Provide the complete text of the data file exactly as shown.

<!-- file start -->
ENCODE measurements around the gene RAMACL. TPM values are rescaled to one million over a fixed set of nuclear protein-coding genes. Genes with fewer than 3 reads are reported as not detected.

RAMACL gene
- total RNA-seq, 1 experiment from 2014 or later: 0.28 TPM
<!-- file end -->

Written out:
ENCODE measurements around the gene RAMACL. TPM values are rescaled to one million over a fixed set of nuclear protein-coding genes. Genes with fewer than 3 reads are reported as not detected.

RAMACL gene
- total RNA-seq, 1 experiment from 2014 or later: 0.28 TPM